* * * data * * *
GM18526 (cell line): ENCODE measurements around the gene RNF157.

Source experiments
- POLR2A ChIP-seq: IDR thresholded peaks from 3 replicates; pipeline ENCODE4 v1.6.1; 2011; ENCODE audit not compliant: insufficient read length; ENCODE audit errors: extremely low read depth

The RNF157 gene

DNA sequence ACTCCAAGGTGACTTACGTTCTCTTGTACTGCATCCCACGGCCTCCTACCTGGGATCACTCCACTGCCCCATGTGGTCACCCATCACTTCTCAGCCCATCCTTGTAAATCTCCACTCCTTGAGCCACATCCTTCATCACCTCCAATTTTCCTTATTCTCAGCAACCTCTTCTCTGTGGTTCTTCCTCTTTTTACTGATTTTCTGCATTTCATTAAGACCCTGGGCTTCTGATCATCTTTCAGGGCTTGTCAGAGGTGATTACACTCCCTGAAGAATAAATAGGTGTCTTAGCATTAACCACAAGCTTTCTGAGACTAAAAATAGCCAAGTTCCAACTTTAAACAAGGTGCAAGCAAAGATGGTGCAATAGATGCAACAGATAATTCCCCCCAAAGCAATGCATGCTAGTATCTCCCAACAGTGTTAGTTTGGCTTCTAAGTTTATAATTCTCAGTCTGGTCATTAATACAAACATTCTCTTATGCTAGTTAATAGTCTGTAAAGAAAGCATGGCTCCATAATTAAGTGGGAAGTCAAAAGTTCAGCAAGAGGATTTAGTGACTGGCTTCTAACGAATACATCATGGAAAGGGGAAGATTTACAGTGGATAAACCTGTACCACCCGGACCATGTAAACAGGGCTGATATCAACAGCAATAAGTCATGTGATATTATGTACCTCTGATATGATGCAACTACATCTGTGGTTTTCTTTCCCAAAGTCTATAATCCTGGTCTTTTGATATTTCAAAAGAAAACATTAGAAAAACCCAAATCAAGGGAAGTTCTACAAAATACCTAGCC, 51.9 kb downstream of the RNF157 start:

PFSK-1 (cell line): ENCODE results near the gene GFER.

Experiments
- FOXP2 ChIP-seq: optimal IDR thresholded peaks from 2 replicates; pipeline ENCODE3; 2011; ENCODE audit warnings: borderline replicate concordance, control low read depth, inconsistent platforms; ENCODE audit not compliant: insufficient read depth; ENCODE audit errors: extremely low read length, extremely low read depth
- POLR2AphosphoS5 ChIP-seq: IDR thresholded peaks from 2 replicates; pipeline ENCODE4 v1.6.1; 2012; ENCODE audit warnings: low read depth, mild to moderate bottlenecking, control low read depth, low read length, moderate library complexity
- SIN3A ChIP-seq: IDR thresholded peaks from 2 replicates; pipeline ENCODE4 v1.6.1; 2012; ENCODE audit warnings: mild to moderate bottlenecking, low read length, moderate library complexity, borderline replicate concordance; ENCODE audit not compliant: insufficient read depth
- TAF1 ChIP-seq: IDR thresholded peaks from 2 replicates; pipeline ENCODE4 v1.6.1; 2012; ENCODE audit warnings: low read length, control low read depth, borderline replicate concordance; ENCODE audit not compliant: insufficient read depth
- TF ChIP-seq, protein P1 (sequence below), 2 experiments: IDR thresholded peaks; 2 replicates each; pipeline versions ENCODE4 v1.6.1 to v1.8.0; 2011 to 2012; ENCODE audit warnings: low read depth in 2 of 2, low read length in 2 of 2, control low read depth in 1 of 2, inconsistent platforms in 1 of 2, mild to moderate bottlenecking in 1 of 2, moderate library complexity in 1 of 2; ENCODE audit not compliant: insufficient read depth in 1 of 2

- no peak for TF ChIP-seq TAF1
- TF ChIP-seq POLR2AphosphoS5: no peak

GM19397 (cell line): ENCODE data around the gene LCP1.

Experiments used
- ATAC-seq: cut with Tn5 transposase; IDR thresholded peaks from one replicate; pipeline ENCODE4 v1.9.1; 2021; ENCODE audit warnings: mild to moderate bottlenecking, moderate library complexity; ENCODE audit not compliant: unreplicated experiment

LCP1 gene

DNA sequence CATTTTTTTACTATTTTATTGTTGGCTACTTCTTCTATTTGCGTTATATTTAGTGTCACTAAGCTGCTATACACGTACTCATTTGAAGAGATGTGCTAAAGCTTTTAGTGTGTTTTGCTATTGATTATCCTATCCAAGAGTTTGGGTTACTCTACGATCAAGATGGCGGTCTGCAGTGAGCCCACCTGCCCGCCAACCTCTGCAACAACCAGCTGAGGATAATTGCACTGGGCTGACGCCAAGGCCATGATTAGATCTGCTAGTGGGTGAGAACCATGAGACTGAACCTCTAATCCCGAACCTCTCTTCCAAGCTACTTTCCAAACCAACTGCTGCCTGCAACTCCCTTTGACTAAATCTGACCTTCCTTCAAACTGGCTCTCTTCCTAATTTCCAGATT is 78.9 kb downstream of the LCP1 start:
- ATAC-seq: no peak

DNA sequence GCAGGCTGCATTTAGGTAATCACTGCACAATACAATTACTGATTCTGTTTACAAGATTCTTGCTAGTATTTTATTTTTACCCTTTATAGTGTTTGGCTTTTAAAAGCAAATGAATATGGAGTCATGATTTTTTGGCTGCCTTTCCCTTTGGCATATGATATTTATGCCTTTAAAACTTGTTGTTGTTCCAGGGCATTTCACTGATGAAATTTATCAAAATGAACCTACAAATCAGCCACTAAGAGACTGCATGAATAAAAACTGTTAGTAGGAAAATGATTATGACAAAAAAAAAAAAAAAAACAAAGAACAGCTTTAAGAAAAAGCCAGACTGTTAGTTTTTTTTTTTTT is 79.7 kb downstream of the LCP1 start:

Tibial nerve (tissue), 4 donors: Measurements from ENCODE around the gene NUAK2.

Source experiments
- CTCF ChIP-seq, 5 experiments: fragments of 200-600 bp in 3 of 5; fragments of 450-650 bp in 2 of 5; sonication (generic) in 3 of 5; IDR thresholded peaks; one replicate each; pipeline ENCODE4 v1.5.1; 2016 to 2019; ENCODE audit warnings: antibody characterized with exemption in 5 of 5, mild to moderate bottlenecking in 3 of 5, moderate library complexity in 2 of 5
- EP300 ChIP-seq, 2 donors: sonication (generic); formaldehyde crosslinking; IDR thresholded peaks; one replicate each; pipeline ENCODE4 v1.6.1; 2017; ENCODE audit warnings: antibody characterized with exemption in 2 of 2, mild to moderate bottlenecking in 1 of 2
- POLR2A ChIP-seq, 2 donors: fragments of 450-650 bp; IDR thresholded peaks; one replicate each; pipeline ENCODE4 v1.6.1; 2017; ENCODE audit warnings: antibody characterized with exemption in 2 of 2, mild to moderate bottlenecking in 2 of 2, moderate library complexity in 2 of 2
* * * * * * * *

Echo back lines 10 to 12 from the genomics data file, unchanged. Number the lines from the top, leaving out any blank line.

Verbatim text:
- SIN3A ChIP-seq: IDR thresholded peaks from 2 replicates; pipeline ENCODE4 v1.6.1; 2012; ENCODE audit warnings: mild to moderate bottlenecking, low read length, moderate library complexity, borderline replicate concordance; ENCODE audit not compliant: insufficient read depth
- TAF1 ChIP-seq: IDR thresholded peaks from 2 replicates; pipeline ENCODE4 v1.6.1; 2012; ENCODE audit warnings: low read length, control low read depth, borderline replicate concordance; ENCODE audit not compliant: insufficient read depth
- TF ChIP-seq, protein P1 (sequence below), 2 experiments: IDR thresholded peaks; 2 replicates each; pipeline versions ENCODE4 v1.6.1 to v1.8.0; 2011 to 2012; ENCODE audit warnings: low read depth in 2 of 2, low read length in 2 of 2, control low read depth in 1 of 2, inconsistent platforms in 1 of 2, mild to moderate bottlenecking in 1 of 2, moderate library complexity in 1 of 2; ENCODE audit not compliant: insufficient read depth in 1 of 2